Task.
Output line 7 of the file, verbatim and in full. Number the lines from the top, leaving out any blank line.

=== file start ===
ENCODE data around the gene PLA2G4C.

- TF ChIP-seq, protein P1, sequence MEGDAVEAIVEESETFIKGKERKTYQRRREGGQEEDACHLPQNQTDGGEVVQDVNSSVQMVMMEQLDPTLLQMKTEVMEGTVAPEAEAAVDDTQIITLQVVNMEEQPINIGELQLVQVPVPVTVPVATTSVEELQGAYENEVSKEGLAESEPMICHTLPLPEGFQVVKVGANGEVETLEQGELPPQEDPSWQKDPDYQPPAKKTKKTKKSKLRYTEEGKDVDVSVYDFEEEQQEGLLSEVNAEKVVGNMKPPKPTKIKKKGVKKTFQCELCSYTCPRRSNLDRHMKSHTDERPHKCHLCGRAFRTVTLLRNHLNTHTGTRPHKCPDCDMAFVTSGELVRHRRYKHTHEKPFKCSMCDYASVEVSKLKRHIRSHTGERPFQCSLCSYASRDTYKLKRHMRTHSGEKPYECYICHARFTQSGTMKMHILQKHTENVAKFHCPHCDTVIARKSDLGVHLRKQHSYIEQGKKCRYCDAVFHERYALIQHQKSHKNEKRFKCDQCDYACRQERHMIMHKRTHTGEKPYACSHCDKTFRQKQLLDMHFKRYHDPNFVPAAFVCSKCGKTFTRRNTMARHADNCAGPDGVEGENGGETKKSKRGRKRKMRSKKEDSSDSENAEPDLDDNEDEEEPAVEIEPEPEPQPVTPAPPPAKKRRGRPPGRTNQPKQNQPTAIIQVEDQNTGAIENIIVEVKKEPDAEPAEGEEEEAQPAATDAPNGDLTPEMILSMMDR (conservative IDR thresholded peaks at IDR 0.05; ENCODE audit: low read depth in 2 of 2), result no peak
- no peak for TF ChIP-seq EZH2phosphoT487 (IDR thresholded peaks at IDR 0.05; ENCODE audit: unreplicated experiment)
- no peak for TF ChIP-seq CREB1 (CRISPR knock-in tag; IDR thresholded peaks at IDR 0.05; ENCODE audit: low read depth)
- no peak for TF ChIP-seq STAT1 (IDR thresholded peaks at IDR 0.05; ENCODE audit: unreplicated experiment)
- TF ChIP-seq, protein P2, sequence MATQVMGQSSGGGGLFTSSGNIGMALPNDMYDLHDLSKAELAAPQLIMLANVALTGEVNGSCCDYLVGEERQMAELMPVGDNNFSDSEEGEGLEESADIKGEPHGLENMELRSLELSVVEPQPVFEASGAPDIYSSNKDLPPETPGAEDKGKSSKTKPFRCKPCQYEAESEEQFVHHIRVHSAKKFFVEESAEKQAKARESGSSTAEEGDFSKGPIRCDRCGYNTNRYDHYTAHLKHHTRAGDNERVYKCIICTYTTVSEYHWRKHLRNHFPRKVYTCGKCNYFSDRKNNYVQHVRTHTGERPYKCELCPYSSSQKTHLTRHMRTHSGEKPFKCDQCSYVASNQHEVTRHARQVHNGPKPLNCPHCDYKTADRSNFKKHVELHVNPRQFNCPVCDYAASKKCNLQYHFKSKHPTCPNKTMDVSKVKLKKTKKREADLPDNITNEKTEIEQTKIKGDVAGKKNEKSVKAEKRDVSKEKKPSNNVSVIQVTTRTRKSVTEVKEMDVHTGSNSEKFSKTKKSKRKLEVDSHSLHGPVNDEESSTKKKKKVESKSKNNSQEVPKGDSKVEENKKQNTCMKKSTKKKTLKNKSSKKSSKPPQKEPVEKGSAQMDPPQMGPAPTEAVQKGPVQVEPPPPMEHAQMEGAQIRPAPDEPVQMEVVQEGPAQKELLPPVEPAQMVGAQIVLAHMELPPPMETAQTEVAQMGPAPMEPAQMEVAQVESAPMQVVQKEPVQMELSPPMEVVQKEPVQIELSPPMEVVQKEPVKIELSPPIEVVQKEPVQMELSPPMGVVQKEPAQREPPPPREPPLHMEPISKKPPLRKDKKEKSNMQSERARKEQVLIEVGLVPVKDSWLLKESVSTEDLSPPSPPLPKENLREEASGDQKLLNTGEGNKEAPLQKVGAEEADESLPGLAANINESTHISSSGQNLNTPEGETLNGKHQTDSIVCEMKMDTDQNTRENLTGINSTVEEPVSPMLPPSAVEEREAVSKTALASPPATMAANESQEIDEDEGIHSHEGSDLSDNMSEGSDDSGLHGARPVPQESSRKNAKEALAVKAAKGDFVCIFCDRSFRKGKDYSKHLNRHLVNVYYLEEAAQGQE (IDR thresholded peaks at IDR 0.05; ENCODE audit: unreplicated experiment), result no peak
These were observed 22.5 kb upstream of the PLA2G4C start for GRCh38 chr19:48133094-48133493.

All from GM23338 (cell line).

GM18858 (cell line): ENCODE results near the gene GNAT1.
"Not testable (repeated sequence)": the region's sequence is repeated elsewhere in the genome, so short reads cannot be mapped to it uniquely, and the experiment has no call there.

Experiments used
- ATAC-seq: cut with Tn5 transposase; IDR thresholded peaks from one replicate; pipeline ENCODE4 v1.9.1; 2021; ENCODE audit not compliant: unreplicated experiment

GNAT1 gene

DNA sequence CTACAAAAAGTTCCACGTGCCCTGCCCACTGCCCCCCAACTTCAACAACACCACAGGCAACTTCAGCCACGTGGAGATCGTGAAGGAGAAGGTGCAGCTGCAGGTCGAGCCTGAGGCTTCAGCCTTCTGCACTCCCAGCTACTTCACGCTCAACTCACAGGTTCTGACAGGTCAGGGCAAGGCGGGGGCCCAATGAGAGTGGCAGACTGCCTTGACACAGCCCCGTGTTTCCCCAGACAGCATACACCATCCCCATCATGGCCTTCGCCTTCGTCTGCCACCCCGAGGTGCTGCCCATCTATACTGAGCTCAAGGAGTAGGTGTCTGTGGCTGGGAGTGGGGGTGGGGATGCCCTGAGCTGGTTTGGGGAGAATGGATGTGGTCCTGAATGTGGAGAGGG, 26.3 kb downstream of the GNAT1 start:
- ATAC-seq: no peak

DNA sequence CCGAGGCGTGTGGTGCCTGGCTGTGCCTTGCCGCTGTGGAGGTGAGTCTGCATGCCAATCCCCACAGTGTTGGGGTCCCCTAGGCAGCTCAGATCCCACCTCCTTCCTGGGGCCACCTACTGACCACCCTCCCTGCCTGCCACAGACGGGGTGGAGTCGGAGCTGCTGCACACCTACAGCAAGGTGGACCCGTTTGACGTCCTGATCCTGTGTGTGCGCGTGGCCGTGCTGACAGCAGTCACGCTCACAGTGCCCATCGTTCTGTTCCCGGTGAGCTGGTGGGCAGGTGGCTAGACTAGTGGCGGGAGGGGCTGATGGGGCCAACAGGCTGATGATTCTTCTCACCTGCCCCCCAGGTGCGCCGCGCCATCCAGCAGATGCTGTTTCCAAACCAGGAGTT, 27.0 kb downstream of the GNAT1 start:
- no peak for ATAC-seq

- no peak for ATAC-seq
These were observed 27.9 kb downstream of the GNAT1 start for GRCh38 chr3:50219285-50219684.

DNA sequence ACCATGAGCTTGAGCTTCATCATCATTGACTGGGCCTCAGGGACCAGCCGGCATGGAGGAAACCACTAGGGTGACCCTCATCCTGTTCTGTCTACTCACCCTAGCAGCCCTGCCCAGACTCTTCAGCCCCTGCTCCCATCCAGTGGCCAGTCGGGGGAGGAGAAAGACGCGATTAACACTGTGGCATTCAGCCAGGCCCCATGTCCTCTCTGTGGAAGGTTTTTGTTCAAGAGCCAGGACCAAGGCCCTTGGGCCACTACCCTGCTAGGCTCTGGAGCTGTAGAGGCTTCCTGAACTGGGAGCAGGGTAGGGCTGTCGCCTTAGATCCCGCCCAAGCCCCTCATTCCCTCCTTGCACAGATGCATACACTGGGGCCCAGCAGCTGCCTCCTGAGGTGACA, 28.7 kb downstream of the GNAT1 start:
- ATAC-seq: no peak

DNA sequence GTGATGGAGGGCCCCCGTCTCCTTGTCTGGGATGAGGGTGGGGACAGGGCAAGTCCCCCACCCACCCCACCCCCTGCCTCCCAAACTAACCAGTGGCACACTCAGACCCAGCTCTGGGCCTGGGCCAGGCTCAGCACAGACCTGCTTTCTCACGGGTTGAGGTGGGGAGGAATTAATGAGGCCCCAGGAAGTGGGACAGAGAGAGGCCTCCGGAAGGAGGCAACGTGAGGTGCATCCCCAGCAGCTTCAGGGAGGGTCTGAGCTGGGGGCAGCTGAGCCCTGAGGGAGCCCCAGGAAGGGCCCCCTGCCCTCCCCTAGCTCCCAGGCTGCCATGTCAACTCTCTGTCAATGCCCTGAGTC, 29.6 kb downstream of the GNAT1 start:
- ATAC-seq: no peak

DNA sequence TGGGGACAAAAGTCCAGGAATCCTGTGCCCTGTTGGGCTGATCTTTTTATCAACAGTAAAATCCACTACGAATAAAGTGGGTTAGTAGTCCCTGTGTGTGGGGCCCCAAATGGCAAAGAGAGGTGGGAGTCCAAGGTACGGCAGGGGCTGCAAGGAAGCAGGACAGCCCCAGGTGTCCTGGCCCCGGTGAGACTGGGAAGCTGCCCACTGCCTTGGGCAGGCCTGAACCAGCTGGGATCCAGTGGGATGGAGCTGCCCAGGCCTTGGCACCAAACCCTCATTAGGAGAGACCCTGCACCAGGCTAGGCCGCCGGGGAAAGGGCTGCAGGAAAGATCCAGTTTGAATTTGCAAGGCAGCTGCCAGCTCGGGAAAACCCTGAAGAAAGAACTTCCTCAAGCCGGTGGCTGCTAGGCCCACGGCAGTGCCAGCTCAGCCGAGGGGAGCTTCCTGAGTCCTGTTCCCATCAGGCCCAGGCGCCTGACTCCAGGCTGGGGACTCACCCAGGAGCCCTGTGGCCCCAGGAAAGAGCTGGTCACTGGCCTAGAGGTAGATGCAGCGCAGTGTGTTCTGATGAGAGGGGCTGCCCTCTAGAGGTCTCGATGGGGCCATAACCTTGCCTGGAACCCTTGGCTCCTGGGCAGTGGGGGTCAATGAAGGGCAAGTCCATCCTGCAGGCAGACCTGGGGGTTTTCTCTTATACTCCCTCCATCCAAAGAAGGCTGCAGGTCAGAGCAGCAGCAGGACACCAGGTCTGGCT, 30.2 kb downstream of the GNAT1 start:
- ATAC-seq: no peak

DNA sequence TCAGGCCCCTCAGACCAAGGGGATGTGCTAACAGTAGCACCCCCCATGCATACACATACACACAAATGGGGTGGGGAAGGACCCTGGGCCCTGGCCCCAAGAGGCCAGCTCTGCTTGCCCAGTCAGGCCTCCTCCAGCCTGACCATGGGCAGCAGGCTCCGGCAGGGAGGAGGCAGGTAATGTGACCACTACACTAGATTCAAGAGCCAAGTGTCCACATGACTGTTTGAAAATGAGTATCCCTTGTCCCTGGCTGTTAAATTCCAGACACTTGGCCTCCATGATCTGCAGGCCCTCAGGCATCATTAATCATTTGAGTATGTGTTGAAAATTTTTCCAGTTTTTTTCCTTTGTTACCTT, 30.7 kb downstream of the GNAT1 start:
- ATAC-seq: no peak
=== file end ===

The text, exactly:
These were observed 22.5 kb upstream of the PLA2G4C start for GRCh38 chr19:48133094-48133493.